Finally, on August 13, the National Police Force and the Public Prosecutor's Office raided the offices of La Prensa newspaper, where they seized property. The following day, they arrested its general manager, Juan Lorenzo Holmann Chamorro, as part of an investigation into alleged crimes of customs fraud and the laundering of money, property, and assets. There were also reports of workers being held incommunicado during the raid, and La Prensa's intranet server was temporarily shut down, which reportedly prevented its website from being published. On August 12, the newspaper had allegedly reported that the withholding of newsprint by the customs authority for over 20 days had forced it to stop publishing its print edition and to continue solely with the online edition.

This repeated behavior constitutes a serious attack and undue restrictions on the right to freedom of expression, in some cases constituting acts of censorship. This affects not only the rights of journalists and media workers but also the rights of all citizens to access pluralistic information.

As stated by the Human Rights Committee, "the free communication of information and ideas on public and political issues […] is indispensable to ensuring the full exercise of the right [to participate in government]. This implies the existence of a free press and other media outlets that can comment on public issues without censorship or restraint and to inform public opinion."

The IACHR Declaration of Principles on Freedom of Expression considers this right to be "an indispensable requirement for the very existence of a democratic society" and states that "restrictions to the free circulation of ideas and opinions, as well as the arbitrary imposition of information and the imposition of obstacles to the free flow of information violate the right to freedom of expression." It also warns that "direct or indirect pressures exerted upon journalists or other social communicators to stifle the dissemination of information are incompatible with freedom of expression."

Government harassment, censorship, stigmatization, and persecution of the press, arrests, and arbitrary legal proceedings against media outlets, journalists, and organizations that defend press freedom are incompatible with the protection of freedom of expression and generate a widespread climate of fear and self-censorship. They are particularly serious given the upcoming elections and are incompatible with democratic rule and Nicaragua's international human rights obligations.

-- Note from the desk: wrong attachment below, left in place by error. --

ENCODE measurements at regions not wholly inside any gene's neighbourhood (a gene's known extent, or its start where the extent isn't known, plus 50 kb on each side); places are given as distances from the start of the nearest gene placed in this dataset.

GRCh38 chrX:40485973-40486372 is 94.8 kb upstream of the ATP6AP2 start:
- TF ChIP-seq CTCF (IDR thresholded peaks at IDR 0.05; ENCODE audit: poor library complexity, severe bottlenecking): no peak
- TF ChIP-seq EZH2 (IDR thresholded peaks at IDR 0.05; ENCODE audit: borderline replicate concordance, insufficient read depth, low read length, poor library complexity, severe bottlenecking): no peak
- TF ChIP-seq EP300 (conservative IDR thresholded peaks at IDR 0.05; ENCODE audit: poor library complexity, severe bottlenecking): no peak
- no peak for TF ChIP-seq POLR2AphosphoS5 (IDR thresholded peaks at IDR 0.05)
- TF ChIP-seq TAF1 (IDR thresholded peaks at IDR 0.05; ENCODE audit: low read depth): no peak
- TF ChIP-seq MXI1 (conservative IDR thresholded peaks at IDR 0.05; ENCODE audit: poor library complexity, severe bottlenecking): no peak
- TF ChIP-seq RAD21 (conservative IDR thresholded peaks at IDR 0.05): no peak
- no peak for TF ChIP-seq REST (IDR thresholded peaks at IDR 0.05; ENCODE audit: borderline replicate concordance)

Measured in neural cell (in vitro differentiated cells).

The IACHR, the RFOE, and the OHCHR urged the government to cease all behavior that jeopardizes the rights of journalists and the media, release all people who have been arbitrarily detained immediately, and restore the full enjoyment of all civil and political rights, particularly guarantees for the media to continue reporting free from undue interference. They also invited the international community to join their efforts to contribute positively and effectively to guaranteeing human rights in Nicaragua.

The Office of the High Commissioner for Human Rights (OHCHR) is the leading UN entity on human rights. The General Assembly entrusted both the High Commissioner and her office with a mandate to promote and protect all human rights for all people. At the request of States, UN Human Rights provides assistance in the form of technical capacity-building to provide support for the implementation of international human rights standards to ensure the effective enjoyment and protection of human rights. It assists governments, which bear the primary responsibility for the protection of human rights, to fulfill their international obligations, while providing support for individuals in claiming their rights. It also speaks out objectively on human rights violations.

A principal, autonomous body of the Organization of American States (OAS), the IACHR derives its mandate from the OAS Charter and the American Convention on Human Rights. The Inter-American Commission has a mandate to promote respect for and to defend human rights in the region and acts as a consultative body to the OAS in this area. The Commission is composed of seven independent members who are elected in an individual capacity by the OAS General Assembly and who do not represent their countries of origin or residence.

No. 216/21